Also regardless of 'if you have the money' it is still cheaper than keeping up with standard in MTG, if you don't have the money you will be unable to keep up with either, that's not a nice position to be in I know but a sad fact of life.  I never said anybody else had to follow suit either.  Just to add that I'm competitive, I like to play that way and so when I do something I like to do it in that way, also I'm a collector and somehow feel 'incomplete' if my collections are.

and that's great.

 

however players will still need the cards in the core set.

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As others before me have pointed out, an LCG is not the same as a boxed board game. Sure, you can treat it as one (which is what I'll be doing myself until I can afford to expand it, as currently Netrunner is and will remain my main game), but that's not what the expectation is going in.

 

 

To me, this is the core of the matter. However its also false.

People's expectations of what to expect from something titled a 'core set' depend on their level of experience with this distribution model and with the concept of an LCG. My expectation going in was very much that Netrunner would contain a complete packaged experience that allowed for optional expansion. Discovering that in order to play "competitively" (and please people, stop talking about 'casual' players, it sounds really patronising, the word has a undergone a dirty semantic shift for a lot of people over the last few years. Its often used synonymously with "incompetent") I would be required to buy another one or possibly two core sets was quite disheartening because I had misunderstood the model.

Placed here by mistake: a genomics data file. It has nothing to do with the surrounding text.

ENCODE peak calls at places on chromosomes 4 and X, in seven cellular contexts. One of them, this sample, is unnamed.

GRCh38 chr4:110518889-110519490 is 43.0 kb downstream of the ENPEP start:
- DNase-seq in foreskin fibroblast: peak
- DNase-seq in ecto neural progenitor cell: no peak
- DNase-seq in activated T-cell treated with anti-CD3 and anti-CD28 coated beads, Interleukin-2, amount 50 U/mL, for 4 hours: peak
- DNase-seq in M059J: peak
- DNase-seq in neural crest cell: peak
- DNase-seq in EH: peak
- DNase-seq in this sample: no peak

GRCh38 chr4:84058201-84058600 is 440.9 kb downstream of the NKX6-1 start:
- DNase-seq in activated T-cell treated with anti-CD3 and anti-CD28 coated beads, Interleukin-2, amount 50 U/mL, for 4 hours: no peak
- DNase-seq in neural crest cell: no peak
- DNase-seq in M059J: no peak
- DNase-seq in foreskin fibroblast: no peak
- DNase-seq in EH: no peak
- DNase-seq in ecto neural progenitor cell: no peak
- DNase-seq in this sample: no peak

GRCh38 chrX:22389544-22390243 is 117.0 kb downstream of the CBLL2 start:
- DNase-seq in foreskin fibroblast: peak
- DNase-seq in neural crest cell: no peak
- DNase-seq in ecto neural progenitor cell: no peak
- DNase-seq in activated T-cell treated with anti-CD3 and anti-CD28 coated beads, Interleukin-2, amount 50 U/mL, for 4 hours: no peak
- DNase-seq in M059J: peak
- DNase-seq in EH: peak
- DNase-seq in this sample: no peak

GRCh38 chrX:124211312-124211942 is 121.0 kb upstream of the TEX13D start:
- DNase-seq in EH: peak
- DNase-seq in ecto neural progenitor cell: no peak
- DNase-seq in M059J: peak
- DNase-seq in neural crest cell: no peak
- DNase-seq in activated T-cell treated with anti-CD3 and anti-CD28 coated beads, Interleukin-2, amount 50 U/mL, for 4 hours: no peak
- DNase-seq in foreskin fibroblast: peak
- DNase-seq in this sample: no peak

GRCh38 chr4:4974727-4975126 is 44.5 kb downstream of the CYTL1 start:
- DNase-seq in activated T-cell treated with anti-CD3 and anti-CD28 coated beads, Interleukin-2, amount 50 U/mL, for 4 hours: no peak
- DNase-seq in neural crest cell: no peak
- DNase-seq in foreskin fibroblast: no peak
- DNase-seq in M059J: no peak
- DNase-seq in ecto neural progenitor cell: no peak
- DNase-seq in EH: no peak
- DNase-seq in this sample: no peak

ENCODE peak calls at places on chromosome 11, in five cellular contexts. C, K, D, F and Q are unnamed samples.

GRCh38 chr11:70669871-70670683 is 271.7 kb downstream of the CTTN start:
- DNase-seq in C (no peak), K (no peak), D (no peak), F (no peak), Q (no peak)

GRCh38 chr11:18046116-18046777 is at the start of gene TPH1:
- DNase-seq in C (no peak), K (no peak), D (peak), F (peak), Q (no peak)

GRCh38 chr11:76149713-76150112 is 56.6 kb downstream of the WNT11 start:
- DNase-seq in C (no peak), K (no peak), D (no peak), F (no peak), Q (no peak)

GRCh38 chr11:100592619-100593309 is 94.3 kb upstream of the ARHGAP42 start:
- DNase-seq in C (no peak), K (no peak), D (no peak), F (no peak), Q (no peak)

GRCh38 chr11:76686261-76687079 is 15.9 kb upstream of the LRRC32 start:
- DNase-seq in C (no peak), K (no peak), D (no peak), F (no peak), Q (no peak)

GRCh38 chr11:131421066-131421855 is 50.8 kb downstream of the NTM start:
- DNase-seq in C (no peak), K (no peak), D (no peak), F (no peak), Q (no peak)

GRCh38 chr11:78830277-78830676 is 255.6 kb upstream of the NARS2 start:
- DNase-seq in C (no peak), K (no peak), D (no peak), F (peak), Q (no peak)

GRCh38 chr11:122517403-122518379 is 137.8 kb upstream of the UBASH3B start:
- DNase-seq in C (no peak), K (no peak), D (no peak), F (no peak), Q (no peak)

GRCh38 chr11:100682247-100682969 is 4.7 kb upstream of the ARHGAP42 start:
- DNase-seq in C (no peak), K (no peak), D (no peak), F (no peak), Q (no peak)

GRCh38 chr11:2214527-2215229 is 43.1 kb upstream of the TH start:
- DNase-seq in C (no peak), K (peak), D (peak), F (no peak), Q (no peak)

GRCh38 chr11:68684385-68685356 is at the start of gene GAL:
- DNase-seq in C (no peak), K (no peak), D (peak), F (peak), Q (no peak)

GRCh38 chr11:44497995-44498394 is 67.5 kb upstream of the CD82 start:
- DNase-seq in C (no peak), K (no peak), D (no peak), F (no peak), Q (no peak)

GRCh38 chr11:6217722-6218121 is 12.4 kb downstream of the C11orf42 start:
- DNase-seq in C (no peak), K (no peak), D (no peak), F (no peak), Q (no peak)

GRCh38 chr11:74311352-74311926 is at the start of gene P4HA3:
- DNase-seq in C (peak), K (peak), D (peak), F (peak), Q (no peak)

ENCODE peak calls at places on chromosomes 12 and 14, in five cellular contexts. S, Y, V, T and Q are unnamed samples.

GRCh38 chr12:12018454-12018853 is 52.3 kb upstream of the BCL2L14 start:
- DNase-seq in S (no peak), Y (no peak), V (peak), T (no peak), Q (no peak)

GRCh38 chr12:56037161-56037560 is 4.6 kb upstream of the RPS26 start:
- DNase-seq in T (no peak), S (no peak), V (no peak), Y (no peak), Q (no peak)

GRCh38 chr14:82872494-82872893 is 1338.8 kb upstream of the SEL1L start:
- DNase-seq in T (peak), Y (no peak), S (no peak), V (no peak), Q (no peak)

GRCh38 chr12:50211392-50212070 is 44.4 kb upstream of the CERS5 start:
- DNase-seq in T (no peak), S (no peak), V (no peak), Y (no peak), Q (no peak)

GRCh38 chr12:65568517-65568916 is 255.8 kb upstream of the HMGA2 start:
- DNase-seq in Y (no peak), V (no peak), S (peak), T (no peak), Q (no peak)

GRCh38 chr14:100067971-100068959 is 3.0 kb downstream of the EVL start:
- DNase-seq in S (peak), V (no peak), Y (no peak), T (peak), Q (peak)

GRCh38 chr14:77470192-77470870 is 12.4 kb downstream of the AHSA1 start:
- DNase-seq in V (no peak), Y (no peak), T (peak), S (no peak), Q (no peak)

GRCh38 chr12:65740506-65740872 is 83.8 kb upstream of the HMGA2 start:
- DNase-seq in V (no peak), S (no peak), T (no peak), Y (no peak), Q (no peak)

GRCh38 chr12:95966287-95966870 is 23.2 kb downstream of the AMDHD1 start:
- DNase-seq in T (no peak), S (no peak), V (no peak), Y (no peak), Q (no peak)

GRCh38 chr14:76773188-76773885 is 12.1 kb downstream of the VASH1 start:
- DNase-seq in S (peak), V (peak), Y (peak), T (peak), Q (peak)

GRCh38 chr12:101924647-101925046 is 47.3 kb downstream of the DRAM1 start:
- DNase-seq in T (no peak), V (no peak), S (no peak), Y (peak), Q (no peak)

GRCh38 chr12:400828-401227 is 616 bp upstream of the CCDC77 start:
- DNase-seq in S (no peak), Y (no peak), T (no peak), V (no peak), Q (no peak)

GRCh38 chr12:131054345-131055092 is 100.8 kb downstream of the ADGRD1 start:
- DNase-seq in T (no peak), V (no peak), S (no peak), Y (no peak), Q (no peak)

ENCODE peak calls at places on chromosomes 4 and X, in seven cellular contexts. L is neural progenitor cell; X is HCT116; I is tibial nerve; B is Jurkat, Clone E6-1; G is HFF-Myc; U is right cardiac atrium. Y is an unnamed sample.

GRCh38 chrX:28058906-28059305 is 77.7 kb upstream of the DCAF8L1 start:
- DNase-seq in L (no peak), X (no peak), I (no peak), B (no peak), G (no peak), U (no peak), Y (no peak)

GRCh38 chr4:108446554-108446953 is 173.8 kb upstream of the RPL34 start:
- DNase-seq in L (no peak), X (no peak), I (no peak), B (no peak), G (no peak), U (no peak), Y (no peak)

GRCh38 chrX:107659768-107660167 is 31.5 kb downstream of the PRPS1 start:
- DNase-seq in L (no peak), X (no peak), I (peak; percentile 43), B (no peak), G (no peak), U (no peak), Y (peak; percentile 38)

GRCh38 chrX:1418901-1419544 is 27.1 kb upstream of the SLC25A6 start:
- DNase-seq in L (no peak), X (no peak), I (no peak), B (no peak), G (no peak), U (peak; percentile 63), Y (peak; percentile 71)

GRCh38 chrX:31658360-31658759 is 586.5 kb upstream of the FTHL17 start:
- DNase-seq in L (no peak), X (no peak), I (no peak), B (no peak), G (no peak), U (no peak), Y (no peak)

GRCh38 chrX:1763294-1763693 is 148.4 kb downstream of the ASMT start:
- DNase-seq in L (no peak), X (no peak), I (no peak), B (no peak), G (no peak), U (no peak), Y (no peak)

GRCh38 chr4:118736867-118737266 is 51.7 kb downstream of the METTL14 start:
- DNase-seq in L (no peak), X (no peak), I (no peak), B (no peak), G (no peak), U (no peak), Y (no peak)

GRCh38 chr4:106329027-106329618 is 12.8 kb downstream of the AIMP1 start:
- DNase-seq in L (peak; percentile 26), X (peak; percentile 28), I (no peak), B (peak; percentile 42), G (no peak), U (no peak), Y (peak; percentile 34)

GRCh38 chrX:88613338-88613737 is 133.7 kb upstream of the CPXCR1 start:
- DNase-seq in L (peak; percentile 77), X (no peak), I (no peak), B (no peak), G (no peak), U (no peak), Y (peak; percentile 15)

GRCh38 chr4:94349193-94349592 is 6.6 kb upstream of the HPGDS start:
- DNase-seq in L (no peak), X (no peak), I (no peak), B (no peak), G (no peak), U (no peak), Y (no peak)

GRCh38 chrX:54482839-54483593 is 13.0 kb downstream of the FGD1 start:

Here in lies the catch 22 of the situation: The biggest hurdle I have found with getting my friends to pick up the game is the need for additional core sets. The biggest hurdle for me being able to play in a "casual" (single core set) environment is getting my friends into the game.

 

I actually think that the core box does not make this clear enough (probably intentionally). If I had realised that I would require another coreset or two for netrunner I may not have made the initial purchase (despite absolutely loving the game now I have it). Finding out this was a 3 core start up has sealed it firmly in the 'no' column for me.